The problem with this state of affairs is that when it comes to issues where all parties involved need to work together to create any kind of real solutions to major problems, such as in the arenas of public health, or reducing carbon emissions, then there is never any progress made until things attain such a state of degradation that it is undeniable to everyone that drastic measures must be made. And by that point, of course, it’s just a little too late. It’s “damage control,” instead of “preventing catastrophe.” It’s “rebuilding from the ground up,” instead of “retrofitting existing structures.” Aside from those of us who subscribe to neither liberal nor conservative, nor Democrat nor Republican, most Americans are quite happy to delimit their perceptions to one side or the other. Once you’ve picked a side, most issues resolve themselves rather conveniently into black or white. And you will never understand the perception of the “other side.”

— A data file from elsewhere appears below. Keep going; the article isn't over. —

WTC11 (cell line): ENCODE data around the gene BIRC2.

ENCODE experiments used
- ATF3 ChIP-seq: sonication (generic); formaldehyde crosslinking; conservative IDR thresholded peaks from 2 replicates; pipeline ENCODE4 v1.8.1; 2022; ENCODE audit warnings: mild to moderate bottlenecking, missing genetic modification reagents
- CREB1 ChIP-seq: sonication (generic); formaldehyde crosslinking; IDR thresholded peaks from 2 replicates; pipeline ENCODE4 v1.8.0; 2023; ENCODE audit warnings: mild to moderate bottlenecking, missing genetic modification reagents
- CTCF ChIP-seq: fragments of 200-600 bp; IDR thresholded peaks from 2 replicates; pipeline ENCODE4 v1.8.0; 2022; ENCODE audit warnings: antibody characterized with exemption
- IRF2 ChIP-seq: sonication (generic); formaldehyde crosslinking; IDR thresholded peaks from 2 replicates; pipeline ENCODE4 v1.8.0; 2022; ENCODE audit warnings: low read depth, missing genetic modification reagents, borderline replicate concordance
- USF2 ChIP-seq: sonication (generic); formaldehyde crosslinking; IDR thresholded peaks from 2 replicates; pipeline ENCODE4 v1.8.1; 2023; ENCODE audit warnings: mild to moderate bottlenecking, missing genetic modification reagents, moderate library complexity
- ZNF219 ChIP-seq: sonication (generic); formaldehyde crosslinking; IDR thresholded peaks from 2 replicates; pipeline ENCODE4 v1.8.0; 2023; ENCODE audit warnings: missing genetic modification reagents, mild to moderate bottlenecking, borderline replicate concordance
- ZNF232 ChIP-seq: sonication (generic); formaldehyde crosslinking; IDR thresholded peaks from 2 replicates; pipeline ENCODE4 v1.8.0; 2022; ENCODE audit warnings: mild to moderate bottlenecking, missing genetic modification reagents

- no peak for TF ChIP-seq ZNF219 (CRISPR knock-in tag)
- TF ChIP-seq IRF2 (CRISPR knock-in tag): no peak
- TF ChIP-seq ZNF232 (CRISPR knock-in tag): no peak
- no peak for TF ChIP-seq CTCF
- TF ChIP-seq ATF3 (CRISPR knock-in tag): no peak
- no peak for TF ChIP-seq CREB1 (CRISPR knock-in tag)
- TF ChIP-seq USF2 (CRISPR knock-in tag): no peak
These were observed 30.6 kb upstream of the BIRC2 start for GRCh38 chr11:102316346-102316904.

If you’ve read any of my political rants in the past, then you know that I obviously don’t hold much patience with Republicans and conservatives of most any stripe. I really don’t have any interest in seeing their point of view, because it dominates enough of the political and cultural scene as it is, even as “liberal” as Americans pretend their major cities might be. But I also despise Democrats and people who blindly adhere to notions of liberalism as simply ideological opposition to Republicans, while mostly, in action, still just big-business economic ass-kissing just like conservatism. But ultimately, I really don’t give a hang about Republican or Democrat. I care about issues that truly affect the world and the nation, and that truly need to be addressed, one way or another. Issues such as revitalization of the economy, global warming, and public health. And the only way that such issues will ever get addressed is if people in positions of leadership put their fat heads together and work out the nitty-gritty details as a team, instead of squabbling over ideological issues that they will never resolve simply so that they can maintain political supremacy.